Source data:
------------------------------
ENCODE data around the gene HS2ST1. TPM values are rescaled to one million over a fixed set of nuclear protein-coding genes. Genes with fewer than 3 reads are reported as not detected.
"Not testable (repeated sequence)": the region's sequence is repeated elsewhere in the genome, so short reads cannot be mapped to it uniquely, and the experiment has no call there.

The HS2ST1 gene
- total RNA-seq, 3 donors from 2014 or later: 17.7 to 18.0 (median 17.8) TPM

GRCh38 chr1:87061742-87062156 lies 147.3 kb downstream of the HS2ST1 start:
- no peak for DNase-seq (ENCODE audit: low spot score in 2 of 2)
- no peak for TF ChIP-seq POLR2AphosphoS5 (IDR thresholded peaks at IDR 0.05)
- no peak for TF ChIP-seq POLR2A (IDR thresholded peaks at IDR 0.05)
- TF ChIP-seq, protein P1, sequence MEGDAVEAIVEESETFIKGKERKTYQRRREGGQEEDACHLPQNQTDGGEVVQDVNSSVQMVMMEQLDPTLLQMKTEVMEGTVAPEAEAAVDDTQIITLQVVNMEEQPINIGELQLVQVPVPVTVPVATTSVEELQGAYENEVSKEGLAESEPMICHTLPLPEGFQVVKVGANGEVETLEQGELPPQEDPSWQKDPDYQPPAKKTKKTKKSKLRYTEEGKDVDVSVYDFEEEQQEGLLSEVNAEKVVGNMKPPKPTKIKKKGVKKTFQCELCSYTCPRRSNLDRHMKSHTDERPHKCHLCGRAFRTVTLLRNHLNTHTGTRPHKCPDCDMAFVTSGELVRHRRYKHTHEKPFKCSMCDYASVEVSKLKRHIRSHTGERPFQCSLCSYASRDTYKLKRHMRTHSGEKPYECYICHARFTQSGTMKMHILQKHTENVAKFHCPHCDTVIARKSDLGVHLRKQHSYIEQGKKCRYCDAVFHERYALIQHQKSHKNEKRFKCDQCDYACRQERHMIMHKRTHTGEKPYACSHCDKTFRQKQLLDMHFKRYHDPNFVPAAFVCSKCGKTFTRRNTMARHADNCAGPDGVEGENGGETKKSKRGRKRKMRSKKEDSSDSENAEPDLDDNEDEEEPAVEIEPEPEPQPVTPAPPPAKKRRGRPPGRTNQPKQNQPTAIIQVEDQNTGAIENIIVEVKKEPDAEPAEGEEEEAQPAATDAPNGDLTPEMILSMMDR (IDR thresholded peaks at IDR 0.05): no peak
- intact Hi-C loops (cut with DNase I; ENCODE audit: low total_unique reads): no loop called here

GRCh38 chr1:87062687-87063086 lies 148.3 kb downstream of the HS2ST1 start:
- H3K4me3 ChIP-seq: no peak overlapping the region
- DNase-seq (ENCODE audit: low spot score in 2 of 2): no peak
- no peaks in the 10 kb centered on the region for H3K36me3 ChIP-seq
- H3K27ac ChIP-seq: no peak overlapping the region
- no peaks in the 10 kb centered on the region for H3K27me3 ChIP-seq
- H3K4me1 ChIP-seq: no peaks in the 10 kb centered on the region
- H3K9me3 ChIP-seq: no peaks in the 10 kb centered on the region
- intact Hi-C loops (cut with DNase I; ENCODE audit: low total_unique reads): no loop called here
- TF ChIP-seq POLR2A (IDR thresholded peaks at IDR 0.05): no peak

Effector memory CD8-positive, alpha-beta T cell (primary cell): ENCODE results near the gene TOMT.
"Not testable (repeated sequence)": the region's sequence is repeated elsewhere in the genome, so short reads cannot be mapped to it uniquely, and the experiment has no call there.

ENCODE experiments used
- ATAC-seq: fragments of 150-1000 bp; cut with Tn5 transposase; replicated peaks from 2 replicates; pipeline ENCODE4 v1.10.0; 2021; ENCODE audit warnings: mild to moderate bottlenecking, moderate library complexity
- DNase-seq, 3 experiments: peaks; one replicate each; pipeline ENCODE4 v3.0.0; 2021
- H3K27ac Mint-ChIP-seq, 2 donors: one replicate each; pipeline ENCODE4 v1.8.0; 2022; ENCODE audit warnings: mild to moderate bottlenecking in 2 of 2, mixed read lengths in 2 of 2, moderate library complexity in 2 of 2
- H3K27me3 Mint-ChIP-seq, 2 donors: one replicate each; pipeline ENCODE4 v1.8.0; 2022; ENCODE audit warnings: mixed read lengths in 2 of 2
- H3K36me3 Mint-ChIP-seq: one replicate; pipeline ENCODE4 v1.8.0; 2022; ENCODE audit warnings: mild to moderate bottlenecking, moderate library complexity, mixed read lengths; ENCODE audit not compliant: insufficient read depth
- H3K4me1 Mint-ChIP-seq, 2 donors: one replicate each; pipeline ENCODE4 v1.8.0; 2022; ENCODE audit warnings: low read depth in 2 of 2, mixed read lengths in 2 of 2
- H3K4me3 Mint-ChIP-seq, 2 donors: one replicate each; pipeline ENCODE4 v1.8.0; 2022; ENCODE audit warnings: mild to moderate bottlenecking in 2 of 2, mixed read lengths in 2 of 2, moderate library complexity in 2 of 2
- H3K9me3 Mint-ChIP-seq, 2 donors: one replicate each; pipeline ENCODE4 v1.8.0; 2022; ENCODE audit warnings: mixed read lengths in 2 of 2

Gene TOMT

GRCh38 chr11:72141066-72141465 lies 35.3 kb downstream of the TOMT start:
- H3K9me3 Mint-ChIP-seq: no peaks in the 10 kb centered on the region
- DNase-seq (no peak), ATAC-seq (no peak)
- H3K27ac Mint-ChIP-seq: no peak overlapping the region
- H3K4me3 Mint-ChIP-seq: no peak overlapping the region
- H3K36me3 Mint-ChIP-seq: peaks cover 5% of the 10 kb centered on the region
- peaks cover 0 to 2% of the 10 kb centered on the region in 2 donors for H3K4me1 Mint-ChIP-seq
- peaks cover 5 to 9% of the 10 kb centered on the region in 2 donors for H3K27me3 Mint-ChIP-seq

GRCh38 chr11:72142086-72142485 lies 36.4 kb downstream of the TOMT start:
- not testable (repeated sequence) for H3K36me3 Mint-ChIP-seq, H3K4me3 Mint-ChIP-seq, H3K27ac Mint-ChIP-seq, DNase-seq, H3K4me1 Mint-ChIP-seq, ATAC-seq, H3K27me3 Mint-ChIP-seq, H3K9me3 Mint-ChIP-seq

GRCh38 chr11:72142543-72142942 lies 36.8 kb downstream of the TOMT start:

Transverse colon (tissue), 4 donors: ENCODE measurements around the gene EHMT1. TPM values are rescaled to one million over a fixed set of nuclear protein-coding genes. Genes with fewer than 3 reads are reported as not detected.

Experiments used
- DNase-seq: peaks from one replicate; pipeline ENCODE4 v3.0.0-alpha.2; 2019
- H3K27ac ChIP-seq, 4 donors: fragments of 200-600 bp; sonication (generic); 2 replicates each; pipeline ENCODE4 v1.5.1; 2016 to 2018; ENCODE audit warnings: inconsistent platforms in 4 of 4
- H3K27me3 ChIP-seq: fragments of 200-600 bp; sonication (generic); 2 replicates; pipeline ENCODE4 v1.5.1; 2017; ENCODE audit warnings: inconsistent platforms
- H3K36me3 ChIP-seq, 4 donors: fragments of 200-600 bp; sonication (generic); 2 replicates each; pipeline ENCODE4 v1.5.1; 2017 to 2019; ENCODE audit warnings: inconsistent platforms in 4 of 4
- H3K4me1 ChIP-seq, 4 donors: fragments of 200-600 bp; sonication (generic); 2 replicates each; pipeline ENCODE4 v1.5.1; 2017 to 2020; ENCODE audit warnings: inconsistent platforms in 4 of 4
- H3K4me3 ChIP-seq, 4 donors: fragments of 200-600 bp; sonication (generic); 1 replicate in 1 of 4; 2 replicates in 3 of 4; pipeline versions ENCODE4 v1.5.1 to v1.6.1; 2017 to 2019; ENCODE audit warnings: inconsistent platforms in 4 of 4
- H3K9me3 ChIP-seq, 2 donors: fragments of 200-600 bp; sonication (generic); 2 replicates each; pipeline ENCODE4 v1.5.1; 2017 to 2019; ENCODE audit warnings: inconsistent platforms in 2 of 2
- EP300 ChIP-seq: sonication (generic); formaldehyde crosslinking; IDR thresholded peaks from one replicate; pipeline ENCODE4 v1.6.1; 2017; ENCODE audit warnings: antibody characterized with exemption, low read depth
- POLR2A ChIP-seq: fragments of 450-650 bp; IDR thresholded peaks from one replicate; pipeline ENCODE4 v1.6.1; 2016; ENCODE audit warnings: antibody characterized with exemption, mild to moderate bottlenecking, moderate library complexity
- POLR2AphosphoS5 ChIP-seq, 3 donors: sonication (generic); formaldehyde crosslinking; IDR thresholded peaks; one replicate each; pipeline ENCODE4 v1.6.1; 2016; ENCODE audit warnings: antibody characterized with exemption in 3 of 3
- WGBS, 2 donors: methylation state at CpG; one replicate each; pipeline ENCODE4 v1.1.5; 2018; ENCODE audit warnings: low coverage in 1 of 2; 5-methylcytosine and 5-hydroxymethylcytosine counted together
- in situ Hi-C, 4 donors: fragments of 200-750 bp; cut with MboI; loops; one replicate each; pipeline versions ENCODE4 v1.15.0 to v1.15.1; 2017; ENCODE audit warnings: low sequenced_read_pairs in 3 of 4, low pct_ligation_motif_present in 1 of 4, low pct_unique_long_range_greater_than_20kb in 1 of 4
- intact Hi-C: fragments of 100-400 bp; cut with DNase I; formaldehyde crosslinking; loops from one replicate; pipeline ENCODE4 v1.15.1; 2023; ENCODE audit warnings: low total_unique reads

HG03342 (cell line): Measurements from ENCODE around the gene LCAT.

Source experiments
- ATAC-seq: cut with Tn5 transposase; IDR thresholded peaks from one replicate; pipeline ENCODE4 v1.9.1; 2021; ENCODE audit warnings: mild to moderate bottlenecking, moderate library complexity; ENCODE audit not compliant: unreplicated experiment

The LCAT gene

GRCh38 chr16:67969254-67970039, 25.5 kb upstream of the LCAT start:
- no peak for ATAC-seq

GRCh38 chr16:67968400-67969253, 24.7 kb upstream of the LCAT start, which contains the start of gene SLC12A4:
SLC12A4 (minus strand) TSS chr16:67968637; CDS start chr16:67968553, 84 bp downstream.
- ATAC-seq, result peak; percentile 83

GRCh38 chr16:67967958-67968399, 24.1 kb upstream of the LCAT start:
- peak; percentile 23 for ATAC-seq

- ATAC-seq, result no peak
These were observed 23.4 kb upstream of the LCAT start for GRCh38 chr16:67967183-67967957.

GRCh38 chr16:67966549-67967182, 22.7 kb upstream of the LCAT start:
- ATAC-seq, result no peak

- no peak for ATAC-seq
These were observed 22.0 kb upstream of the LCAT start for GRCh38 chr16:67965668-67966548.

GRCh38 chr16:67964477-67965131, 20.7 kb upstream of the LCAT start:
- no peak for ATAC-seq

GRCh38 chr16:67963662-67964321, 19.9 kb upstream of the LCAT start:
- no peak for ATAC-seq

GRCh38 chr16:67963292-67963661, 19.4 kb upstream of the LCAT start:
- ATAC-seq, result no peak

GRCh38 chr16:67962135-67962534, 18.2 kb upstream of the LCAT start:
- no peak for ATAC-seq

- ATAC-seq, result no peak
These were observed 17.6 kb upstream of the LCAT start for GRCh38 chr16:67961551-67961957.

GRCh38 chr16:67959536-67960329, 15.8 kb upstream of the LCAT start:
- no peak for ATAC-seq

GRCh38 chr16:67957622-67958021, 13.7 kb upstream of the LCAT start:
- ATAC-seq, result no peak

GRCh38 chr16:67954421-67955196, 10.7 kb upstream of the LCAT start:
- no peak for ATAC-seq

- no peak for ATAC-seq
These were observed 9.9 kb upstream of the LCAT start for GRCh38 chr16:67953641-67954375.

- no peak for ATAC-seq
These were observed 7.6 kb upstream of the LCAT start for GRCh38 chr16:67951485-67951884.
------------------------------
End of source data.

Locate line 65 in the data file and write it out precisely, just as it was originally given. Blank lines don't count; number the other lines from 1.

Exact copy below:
GRCh38 chr16:67968400-67969253, 24.7 kb upstream of the LCAT start, which contains the start of gene SLC12A4: